The Chinese government spends millions to develop the Tibetan areas of China. But what can investment achieve in these remote regions? Can it create sustainable jobs and change people’s lives? The economist Carsten Holz of Hongkong University of Science and Technology has spent many months on the Tibetan plateau in Western Sichuan to study how Beijing’s policies affect local people’s lives. Roads have improved and access to education has increased, he says. But restrictions on travel, unequal pay and a heavy security presence fuel resentment.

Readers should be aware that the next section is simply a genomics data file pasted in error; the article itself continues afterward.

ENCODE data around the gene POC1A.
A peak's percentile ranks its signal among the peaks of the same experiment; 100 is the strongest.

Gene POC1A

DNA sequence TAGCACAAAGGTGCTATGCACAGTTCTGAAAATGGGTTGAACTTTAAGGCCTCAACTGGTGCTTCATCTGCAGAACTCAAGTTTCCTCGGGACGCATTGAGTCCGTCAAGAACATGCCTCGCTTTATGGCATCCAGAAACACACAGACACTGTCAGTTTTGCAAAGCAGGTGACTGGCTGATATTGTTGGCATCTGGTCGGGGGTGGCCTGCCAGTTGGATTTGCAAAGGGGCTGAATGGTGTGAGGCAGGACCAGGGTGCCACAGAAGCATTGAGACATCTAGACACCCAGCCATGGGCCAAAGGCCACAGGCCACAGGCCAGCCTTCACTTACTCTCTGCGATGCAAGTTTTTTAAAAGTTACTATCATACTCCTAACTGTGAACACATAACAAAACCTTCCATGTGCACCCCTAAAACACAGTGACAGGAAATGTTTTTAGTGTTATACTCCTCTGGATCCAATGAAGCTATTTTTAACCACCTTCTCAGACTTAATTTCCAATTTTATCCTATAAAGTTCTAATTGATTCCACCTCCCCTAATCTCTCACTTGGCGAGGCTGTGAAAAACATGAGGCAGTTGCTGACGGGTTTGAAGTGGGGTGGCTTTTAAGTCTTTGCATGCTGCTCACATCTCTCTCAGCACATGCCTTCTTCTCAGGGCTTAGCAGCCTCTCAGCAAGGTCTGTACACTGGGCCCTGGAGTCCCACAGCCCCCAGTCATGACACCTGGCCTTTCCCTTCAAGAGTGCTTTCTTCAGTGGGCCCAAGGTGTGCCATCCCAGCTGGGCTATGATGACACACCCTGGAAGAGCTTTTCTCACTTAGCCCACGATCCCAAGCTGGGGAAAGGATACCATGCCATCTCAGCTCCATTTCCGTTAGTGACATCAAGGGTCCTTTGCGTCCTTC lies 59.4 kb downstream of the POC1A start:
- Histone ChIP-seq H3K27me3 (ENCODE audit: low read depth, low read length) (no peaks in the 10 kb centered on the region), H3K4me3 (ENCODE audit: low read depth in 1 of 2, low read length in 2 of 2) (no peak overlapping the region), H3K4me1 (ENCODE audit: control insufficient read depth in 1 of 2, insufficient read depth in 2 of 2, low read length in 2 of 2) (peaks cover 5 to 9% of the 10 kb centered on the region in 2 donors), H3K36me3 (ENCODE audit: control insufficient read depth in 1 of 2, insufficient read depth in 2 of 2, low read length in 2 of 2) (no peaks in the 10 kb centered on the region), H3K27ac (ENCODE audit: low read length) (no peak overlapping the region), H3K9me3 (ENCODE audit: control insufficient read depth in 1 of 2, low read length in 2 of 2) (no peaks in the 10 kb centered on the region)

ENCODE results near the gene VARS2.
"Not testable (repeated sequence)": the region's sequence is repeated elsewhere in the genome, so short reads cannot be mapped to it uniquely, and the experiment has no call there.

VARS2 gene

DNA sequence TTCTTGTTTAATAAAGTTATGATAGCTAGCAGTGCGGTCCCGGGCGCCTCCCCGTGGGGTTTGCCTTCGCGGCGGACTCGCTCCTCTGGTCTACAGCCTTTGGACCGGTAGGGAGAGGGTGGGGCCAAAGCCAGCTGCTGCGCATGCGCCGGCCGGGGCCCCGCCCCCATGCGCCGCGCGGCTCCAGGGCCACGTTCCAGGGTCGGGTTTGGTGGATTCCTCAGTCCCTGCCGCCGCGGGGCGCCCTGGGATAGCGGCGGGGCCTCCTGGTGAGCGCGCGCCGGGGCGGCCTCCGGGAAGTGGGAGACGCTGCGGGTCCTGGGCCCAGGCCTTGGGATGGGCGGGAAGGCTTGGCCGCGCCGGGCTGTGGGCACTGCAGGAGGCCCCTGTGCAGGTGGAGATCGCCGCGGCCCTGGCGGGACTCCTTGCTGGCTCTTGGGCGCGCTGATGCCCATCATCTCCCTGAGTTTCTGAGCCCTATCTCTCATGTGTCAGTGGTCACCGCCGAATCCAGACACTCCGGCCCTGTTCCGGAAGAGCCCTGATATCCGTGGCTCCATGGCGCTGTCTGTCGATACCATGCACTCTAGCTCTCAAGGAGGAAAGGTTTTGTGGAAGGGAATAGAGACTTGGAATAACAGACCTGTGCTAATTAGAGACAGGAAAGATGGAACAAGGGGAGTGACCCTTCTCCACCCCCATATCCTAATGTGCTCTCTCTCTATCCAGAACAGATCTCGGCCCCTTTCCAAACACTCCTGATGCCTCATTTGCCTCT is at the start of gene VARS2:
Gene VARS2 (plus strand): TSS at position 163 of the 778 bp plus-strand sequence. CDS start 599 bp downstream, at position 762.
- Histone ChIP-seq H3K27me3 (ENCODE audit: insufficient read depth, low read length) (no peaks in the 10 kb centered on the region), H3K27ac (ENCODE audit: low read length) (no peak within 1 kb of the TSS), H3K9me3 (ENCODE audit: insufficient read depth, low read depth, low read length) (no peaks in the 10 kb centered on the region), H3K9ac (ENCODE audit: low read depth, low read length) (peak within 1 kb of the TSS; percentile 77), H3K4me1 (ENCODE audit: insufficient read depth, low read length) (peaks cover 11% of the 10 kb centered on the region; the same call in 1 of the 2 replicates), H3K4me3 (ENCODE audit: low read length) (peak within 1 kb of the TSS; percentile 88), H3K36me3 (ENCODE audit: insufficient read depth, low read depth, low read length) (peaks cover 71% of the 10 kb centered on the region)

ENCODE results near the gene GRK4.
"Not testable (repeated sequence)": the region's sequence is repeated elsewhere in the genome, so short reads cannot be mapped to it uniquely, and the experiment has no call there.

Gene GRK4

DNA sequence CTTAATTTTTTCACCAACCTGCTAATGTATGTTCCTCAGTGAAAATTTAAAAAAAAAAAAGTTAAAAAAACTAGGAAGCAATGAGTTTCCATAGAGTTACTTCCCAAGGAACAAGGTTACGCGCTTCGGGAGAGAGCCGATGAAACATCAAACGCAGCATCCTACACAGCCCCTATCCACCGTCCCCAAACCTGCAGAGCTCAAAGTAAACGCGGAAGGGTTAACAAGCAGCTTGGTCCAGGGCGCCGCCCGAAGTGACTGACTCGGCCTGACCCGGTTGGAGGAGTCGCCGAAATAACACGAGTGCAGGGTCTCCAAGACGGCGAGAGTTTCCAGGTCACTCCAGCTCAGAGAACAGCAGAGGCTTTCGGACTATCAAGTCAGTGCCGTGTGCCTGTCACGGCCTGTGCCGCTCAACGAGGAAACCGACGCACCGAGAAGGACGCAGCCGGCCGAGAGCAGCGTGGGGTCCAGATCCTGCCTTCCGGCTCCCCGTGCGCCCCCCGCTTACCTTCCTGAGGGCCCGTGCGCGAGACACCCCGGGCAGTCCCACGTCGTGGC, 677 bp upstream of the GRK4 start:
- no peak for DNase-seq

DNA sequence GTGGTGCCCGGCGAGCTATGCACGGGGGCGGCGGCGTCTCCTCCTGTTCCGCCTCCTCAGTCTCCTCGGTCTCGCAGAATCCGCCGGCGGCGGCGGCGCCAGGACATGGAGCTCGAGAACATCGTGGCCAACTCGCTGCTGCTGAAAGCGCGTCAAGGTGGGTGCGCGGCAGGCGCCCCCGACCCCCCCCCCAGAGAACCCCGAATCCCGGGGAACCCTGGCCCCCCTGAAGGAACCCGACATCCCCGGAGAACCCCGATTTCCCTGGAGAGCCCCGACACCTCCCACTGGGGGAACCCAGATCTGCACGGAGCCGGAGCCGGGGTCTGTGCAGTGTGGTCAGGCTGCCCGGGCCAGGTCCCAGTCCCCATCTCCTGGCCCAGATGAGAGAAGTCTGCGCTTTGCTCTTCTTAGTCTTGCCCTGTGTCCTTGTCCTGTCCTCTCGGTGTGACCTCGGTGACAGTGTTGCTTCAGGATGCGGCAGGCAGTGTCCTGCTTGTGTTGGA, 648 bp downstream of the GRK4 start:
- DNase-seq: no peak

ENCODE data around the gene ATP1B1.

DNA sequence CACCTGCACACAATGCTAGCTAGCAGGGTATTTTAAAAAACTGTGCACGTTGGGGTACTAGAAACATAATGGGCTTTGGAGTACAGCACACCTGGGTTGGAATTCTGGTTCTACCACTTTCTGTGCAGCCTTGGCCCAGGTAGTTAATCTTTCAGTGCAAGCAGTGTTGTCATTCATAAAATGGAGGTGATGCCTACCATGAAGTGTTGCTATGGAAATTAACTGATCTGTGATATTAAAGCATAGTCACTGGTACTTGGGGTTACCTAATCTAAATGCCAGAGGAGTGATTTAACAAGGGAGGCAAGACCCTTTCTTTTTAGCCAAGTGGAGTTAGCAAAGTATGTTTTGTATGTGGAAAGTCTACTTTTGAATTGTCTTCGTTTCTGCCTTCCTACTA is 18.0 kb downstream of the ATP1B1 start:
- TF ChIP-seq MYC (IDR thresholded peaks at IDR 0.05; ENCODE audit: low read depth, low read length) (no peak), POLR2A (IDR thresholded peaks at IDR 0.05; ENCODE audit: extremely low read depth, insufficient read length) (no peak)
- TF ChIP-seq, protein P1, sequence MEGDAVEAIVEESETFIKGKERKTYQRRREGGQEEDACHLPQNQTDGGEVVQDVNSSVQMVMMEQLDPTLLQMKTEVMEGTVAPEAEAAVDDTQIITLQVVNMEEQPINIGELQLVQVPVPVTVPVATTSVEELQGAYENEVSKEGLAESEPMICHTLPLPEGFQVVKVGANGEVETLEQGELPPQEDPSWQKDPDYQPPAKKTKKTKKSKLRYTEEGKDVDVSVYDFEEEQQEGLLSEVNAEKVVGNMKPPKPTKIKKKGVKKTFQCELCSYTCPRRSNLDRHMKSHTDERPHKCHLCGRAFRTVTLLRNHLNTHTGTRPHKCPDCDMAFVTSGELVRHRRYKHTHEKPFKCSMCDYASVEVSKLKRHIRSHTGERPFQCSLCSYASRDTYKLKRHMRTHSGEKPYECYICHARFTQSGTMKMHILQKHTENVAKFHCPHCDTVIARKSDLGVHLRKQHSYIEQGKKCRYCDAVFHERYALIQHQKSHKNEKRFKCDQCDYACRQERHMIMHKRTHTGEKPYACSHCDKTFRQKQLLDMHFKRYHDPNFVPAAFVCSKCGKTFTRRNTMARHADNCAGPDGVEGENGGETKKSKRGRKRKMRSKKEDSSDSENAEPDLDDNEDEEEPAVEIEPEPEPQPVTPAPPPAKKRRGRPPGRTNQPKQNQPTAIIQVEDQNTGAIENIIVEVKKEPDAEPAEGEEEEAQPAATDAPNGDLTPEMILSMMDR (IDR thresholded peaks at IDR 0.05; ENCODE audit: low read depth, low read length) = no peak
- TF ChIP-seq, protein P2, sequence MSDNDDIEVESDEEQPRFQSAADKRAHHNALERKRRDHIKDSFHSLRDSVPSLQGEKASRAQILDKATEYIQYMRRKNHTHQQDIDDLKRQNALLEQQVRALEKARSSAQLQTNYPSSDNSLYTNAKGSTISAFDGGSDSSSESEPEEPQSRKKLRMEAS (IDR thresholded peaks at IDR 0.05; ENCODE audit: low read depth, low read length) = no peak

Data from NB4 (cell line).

Whoever travels to Beijing nowadays will quickly notice how the digital revolution has become a part of everyday life in China: Taxis rarely stop when you flag them, for example, because they are already reserved. Most Chinese book the drivers directly through the "Didi" smartphone app. At restaurants and noodle stands, they prefer to pay electronically rather than use cash.
September 28, 2017